The purpose of this section is to give the student access to all primary and secondary resources for Unit 3.1: Homesteading This Dry Land - 1905 to 1920.
"A mass movement, homesteading transformed Montana's social, cultural, and environmental landscape - and for the 82,000 individuals who took up the challenge, it also transformed their own lives. Each homesteading family has its own story full of moments of hope, joy, and hardship. In 1908, 12-year-old Otto Jorgensen came to Montana with his Danish immigrant family. Years later, Jorgensen recalled events from their homesteading days near Dagmar, including the construction of their first house, a 16-foot-by-24-foot soddy" (Montana Historical Society).
"No federal or state aid was available to assist drought victims in the late 1910s and 1920s. Bankrupt and destitute homesteaders turned to the Salvation Army and the Red Cross for help. Unable to aid the thousands of homeless, these agencies argued that drought sufferers were a state concern. Shelby attorney W. M. Black witnessed the disaster and wrote Governor Joseph M. Dixon about its proportions." (Montana Historical Society)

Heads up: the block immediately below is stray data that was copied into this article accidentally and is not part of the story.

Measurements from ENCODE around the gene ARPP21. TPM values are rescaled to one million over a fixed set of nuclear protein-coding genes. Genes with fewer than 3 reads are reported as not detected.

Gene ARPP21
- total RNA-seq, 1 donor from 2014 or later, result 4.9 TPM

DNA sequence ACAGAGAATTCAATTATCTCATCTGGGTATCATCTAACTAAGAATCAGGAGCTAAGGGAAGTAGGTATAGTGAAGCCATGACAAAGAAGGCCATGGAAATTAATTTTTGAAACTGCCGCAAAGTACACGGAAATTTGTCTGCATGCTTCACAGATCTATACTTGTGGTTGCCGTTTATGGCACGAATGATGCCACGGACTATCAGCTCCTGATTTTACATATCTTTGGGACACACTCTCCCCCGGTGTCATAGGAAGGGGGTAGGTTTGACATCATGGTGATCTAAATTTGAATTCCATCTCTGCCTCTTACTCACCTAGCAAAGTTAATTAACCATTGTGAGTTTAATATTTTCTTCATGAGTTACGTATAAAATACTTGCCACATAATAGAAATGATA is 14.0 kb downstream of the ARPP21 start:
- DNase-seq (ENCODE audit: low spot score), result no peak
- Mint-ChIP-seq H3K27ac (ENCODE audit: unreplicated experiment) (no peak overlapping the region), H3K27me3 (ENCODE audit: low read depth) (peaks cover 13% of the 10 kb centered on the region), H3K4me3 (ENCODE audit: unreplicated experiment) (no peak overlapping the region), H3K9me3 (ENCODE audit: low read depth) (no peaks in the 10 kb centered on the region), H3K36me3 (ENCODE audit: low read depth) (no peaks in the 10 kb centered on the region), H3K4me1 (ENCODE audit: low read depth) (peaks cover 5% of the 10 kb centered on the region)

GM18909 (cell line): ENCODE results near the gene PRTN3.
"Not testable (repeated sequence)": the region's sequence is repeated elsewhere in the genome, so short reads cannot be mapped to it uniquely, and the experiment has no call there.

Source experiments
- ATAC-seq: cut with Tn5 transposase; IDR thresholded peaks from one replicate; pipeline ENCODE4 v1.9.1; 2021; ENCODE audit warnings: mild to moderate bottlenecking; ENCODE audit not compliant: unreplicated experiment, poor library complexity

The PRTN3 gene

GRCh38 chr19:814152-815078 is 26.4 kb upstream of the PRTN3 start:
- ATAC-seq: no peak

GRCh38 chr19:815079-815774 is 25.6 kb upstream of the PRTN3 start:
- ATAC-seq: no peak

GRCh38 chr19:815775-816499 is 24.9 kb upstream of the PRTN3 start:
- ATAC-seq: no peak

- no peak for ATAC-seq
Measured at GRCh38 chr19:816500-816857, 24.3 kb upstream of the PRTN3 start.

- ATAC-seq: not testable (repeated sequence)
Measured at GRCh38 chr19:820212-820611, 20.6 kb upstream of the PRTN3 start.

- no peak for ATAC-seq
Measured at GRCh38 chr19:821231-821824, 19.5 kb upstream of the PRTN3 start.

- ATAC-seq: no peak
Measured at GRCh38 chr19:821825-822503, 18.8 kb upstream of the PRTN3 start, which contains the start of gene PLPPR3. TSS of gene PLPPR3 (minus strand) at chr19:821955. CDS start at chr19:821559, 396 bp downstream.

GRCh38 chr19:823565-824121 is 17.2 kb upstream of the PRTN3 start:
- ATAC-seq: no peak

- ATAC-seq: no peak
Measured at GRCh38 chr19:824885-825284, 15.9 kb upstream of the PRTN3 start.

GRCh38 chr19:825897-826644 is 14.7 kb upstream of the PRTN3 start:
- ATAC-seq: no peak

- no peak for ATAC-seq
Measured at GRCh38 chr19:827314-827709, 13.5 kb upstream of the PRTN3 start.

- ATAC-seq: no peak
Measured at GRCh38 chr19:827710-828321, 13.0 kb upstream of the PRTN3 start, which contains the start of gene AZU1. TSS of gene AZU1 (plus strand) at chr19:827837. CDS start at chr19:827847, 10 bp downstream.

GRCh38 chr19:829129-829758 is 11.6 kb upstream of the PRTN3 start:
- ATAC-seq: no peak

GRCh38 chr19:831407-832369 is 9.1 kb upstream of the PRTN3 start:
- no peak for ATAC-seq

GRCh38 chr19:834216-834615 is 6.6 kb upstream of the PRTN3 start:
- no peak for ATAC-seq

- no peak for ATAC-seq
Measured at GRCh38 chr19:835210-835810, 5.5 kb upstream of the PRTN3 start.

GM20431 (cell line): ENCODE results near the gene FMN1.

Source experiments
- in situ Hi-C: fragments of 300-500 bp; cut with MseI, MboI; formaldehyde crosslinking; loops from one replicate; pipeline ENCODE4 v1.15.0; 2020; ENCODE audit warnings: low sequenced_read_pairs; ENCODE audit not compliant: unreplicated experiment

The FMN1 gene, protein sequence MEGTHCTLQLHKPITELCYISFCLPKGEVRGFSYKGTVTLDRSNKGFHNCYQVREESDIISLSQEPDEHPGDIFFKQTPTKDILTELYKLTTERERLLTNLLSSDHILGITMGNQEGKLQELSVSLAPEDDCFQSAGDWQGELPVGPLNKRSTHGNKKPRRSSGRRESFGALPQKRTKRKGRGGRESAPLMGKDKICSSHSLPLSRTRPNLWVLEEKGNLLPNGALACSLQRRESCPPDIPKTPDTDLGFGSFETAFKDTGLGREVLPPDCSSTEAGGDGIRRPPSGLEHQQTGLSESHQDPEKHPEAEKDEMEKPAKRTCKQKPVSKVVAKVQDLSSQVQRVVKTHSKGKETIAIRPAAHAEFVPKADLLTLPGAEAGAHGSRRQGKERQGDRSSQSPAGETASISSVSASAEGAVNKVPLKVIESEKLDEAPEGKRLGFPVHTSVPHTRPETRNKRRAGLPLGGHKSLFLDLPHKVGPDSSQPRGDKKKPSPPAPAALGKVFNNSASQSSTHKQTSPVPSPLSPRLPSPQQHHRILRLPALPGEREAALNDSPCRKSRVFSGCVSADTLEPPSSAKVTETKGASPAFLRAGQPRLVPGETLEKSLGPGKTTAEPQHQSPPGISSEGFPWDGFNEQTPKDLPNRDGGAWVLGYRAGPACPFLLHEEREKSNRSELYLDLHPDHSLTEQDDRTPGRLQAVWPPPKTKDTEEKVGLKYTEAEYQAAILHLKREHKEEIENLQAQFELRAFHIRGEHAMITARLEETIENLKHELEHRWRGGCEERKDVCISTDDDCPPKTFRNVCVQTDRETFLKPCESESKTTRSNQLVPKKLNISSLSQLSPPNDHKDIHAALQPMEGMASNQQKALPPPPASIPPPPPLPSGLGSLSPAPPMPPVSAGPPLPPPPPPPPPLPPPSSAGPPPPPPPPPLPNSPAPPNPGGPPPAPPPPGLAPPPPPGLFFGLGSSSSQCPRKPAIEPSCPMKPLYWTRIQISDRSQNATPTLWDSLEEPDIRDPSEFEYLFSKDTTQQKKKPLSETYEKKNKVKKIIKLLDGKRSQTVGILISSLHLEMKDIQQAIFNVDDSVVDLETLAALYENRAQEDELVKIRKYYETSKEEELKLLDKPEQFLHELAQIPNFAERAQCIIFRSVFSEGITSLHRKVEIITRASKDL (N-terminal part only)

"In 1909[,] Congress enacted the Enlarged Homestead Act. That act, which allowed settlers to claim 320 acres, set off Montana's homestead boom in earnest. Three years later, Congress enacted the Three Year Homestead Law, which greatly expanded settlement of federal lands. The law reduced from five years to three the time necessary to "prove up" a claim and permitted five months' absence from the land each year. For Montana it meant 12,500 homestead entries in the first year alone. Railroads aggressively marketed homesteading along their lines with pamphlets such as this 1917 Milwaukee Road brochure." (Montana Historical Society)